Bayesian estimation of disease prevalence and the parameters of diagnostic tests in the absence of a gold standard.
      The deleterious effect of the lack of a criterion standard became even more obvious in their logistic regression analysis, bearing its own methodological problems. Five of the 7 independent variables selected for the multivariate analysis were automatically excluded from the model (reported as not available) by the statistical software. There is a significant difference between variables “not statistically significant” and “not available.” The former consist of independent variables that did not reach a β coefficient level (slope of the curve) of statistical significance. In contrast, the latter represent an automatic deletion of variables by the statistical software, which unavoidably occurs when variables have a high degree of colinearity, suggesting a suboptimal model selection. This could explain some of the unexpected findings and limitations annotated by the excellent editorial review provided by Al-Haddad and DeWitt
      • Al-Haddad M.
      • Dewitt J.
      EUS-guided sampling of suspected GI mesenchymal tumors: cells, cores, or a combination?.
      as well as the significant differences in results if compared with the work of Sepe et al.
      • Sepe P.S.
      • Moparty B.
      • Pitman M.B.
      • et al.
      EUS-guided FNA for the diagnosis of GI stromal cell tumors: sensitivity and cytologic yield.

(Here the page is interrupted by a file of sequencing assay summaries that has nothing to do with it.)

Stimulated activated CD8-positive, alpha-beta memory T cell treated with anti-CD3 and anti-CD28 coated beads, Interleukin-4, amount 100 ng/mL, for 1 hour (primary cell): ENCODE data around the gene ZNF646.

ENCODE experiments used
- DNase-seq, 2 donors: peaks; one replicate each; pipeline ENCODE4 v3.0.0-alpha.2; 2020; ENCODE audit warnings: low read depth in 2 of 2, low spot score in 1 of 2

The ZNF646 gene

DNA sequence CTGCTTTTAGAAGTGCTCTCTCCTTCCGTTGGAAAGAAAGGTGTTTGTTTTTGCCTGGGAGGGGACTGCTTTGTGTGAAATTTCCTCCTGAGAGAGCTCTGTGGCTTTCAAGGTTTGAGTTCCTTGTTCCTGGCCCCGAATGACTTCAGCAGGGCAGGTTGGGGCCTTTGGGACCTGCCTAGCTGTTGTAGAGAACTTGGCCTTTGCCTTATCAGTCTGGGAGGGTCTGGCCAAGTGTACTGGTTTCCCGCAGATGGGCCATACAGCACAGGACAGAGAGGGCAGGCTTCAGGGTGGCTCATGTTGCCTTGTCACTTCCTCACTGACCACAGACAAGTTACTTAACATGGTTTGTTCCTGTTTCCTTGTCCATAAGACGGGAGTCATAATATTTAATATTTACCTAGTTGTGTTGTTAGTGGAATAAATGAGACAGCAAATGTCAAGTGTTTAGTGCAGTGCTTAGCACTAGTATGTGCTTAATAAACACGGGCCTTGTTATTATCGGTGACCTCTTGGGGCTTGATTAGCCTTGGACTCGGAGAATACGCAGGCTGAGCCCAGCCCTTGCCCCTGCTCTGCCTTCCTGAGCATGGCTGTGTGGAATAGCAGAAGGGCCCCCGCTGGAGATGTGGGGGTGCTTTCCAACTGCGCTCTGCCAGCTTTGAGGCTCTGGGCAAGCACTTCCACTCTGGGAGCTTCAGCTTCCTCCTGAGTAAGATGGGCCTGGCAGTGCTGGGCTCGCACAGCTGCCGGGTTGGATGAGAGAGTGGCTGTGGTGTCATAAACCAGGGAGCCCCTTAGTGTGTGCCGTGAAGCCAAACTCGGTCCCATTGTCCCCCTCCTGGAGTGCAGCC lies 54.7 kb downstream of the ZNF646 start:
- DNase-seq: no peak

Although both studies provide substantial information on a similar topic and their differences are relevant to clinical practice, good-quality data can still provide biased information if not properly analyzed. As it stands, the significant discrepancy in results raises concern about potentially overlooked methodological errors. Caveat Lector!

      References

        • Hoda K.M.
        • Rodriguez S.A.
        • Faigel D.O.
        EUS-guided sampling of suspected GI stromal tumors.
        Gastrointest Endosc. 2009; 69: 1218-1223
        • Sepe P.S.
        • Moparty B.
        • Pitman M.B.
        • et al.
        EUS-guided FNA for the diagnosis of GI stromal cell tumors: sensitivity and cytologic yield.
        Gastrointest Endosc. 2009; (70:254-61)
        • O'Neil J.
        • Al-Haddad M.
        • Leblanc J.
        • et al.
        Endoscopic ultrasound-guided fine-needle aspiration of suspected mesenchymal tumors of the gastrointestinal tract: correlation with surgical pathology [abstract].
        Gastrointest Endosc. 2008; 67: AB207-AB208
        • Al-Haddad M.
        • Dewitt J.
        EUS-guided sampling of suspected GI mesenchymal tumors: cells, cores, or a combination?.
        Gastrointest Endosc. 2009; 69: 1224-1227
        • Joseph L.
        • Gyorkos T.W.
        • Coupal L.
        Bayesian estimation of disease prevalence and the parameters of diagnostic tests in the absence of a gold standard.
        Am J Epidemiol. 1995; 141: 263-272

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        Gastrointestinal EndoscopyVol. 71Issue 3
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          In his letter entitled “Caveat lector,” Dr da Silveira states that there are significant discrepancies between our paper,1 a recent publication by Sepe et al,2 and an abstract by O'Neil et al,3 which is commented on by two of the abstract's authors (Al-Haddad and Dewitt) in an editorial4 regarding our article.